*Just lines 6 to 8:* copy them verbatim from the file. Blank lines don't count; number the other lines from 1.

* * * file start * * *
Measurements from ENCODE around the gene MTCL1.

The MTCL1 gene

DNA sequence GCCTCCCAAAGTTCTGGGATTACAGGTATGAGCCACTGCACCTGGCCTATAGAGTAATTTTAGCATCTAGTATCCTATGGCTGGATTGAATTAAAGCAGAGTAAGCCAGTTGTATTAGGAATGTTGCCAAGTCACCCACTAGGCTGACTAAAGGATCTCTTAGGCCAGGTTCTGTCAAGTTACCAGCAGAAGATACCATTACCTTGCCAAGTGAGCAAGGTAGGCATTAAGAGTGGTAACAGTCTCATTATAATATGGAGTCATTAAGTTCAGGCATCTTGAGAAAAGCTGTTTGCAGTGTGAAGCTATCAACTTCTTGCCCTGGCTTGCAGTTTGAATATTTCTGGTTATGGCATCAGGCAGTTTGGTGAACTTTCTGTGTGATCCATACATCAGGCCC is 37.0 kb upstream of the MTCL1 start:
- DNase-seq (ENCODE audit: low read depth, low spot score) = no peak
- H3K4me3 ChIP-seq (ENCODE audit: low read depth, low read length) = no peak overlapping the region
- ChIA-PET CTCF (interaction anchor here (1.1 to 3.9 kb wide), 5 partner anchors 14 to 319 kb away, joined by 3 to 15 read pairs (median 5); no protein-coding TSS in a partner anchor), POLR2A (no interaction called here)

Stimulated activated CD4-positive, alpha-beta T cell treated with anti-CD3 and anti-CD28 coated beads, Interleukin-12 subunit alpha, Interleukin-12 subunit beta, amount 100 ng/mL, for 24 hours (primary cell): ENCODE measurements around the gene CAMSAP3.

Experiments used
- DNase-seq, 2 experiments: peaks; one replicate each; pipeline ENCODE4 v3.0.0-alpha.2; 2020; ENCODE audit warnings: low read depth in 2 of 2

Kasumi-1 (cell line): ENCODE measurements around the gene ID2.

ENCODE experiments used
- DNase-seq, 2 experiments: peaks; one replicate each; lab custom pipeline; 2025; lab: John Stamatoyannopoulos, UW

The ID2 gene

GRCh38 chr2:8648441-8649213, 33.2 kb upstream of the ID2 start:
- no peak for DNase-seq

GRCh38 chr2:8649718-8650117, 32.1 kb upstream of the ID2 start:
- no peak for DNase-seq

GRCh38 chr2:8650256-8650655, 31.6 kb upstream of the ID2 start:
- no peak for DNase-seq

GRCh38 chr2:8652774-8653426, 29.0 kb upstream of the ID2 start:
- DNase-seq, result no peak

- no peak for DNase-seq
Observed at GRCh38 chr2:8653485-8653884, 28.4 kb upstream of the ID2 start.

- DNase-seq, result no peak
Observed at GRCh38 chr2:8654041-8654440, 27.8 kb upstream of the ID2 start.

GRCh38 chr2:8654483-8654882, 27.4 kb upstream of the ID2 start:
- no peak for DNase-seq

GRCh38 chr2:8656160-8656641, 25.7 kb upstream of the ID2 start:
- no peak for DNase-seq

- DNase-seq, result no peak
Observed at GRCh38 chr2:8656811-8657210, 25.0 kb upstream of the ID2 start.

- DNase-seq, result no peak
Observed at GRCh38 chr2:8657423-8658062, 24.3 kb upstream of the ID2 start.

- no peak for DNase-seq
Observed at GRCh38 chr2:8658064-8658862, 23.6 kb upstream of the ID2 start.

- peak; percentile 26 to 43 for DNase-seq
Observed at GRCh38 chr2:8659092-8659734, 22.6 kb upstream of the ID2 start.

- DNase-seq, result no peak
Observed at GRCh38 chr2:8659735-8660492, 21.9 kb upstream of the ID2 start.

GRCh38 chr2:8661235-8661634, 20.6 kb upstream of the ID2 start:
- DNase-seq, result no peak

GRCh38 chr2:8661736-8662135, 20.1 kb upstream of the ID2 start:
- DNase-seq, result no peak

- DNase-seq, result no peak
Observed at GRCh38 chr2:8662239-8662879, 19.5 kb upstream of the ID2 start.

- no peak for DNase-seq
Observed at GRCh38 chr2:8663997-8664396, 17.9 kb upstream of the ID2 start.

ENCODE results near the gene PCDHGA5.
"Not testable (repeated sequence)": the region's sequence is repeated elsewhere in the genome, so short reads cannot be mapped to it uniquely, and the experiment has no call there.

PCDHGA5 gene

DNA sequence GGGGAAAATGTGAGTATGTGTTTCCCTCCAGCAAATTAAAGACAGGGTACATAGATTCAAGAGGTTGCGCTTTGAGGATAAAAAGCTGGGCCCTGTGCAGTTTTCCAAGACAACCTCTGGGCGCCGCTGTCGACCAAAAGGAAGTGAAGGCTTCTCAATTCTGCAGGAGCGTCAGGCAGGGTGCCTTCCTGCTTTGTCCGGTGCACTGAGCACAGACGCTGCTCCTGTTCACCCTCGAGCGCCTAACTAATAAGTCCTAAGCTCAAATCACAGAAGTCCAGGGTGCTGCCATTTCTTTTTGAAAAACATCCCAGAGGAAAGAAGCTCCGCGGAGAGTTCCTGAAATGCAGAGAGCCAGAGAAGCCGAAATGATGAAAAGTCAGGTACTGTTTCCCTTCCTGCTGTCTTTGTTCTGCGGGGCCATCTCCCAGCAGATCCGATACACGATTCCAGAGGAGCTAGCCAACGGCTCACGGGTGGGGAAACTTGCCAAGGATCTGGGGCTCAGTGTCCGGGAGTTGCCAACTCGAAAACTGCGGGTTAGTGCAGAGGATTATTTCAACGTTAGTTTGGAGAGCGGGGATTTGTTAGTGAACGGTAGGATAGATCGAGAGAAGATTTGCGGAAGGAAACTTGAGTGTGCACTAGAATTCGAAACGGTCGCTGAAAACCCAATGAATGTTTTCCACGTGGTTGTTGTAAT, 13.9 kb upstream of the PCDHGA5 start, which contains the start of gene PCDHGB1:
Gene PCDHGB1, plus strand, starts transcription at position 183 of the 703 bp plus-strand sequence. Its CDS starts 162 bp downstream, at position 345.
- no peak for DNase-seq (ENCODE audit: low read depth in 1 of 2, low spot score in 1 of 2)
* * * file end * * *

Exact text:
- ChIA-PET CTCF (interaction anchor here (1.1 to 3.9 kb wide), 5 partner anchors 14 to 319 kb away, joined by 3 to 15 read pairs (median 5); no protein-coding TSS in a partner anchor), POLR2A (no interaction called here)

Stimulated activated CD4-positive, alpha-beta T cell treated with anti-CD3 and anti-CD28 coated beads, Interleukin-12 subunit alpha, Interleukin-12 subunit beta, amount 100 ng/mL, for 24 hours (primary cell): ENCODE measurements around the gene CAMSAP3.

Experiments used